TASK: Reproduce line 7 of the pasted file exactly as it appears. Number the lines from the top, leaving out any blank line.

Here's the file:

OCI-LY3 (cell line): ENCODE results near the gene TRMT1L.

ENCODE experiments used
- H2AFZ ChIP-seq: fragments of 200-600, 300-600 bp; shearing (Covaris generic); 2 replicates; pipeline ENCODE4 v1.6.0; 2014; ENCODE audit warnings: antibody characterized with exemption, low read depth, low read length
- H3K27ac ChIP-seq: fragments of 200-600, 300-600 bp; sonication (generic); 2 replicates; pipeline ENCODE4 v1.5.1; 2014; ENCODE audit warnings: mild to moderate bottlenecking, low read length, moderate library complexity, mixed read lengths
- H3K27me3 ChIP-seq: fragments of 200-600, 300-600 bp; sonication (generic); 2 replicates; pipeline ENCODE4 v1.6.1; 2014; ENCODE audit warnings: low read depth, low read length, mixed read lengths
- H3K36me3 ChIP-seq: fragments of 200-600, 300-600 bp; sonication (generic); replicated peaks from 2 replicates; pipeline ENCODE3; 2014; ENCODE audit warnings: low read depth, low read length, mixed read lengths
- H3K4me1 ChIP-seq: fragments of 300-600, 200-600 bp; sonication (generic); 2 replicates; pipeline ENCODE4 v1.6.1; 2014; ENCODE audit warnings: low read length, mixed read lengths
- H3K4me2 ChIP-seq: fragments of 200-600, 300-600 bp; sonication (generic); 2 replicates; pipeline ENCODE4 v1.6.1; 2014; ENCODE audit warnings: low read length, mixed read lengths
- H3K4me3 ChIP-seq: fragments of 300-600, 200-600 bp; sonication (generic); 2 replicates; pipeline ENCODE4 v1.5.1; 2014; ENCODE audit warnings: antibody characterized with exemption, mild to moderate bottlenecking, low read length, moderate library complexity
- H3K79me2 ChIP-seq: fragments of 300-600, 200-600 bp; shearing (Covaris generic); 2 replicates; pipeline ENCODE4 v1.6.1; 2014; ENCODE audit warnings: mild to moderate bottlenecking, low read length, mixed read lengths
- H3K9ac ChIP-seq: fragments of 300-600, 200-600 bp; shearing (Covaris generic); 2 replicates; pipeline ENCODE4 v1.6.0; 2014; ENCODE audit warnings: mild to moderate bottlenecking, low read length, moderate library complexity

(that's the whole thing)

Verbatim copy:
- H3K4me1 ChIP-seq: fragments of 300-600, 200-600 bp; sonication (generic); 2 replicates; pipeline ENCODE4 v1.6.1; 2014; ENCODE audit warnings: low read length, mixed read lengths